No one’s really certain what causes Meniere’s disease. But the effects are difficult to underestimate. Some common symptoms of this condition are vertigo, dizziness, ringing in the ears, and hearing loss. Symptoms of Meniere’s disease appear to stem from an accumulation of fluid in the inner ear, but scientists aren’t really sure what causes that accumulation to begin with.
So the question is: how can you deal with something that doesn’t appear to have an identifiable cause? It’s a complex answer.
Exactly what is Meniere’s disease?
Meniere’s disease is a persistent condition that affects the inner ear. For many individuals, Meniere’s disease is progressive, meaning symptoms will get worse over time. Here are some of those symptoms:
Unpredictable bouts of vertigo: Sadly, when these episodes will occur and how long they will last can’t be predicted.
Tinnitus: It’s fairly common for individuals with Meniere’s disease to have ringing in the ears or tinnitus, which can range from mild to severe.
Fullness in the ear: This manifests as a sensation of pressure in your ears and is medically referred to as aural fullness.
Hearing loss: Over time, Meniere’s disease can result in a loss of hearing.
If you experience these symptoms, it’s necessary to receive a definitive diagnosis. For many individuals with Meniere’s, symptoms are intermittent. But as the disease advances, the symptoms will most likely become more consistent.
Treatment for Menier’s disease
There is no known cure for Menier’s disease which is persistent and progressive. But that doesn’t mean there aren’t any treatments.
Some of the most prevalent treatments include the following:
- Medications: In some situations, your physician will be able to prescribe anti-dizziness and anti-nausea medications. This can help when those specific symptoms manifest. So, when a bout of dizziness occurs, medication for motion sickness can help alleviate that dizziness.
- Positive pressure therapy: When Meniere’s disease is especially challenging to treat, this non-invasive strategy can be utilized. It’s called positive pressure therapy. As a way to minimize fluid accumulation, the inner ear is subjected to positive pressure. While positive pressure therapy is promising, the long-term advantages of this approach have yet to be backed up by peer-reviewed studies.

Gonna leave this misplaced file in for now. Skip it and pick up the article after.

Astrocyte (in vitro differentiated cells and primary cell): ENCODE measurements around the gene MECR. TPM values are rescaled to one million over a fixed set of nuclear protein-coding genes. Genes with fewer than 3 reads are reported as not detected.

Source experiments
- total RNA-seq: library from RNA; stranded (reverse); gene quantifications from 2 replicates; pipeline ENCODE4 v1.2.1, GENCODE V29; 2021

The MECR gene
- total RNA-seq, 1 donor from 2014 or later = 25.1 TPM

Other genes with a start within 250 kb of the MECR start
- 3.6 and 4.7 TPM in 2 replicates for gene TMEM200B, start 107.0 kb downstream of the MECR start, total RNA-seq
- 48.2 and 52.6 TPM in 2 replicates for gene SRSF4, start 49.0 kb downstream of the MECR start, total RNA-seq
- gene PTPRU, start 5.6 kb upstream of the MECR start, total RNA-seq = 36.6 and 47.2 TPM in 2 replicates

- Steroid shots: Some symptoms of Meniere’s, especially vertigo, can be temporarily alleviated with injections of specific steroids.
- Surgery: In some cases, surgery is utilized to treat Meniere’s. However, these surgical techniques will typically only affect the vertigo part of symptoms. Other Meniere’s symptoms will persist.
- Rehabilitation: There are rehabilitation and physical therapy techniques that can help you maintain balance when Meniere’s disease is acting up. This approach could be a practical approach if you’re experiencing frequent dizziness or vertigo.
- Hearing aid: It might be time to get hearing aids if Meniere’s disease is advancing to the point where your ability to hear is failing. The progression of your hearing loss won’t necessarily be slowed down by hearing aids. But it can help keep you socially engaged which can improve your mental health. There are also a number of ways hearing aids can help deal with tinnitus.
- Diuretic: Another kind of medication that your physician could prescribe is a diuretic. The idea is that reducing the retention of fluids might help minimize pressure on your inner ear. This medication is not used to manage extreme symptoms but instead is used long-term.
Find the best treatment for you
You should get an exam if think you may have Meniere’s disease. Treatments for Meniere’s can sometimes reduce the progression of your condition. More frequently, however, they reduce the impact that Meniere’s will have on your day-to-day life.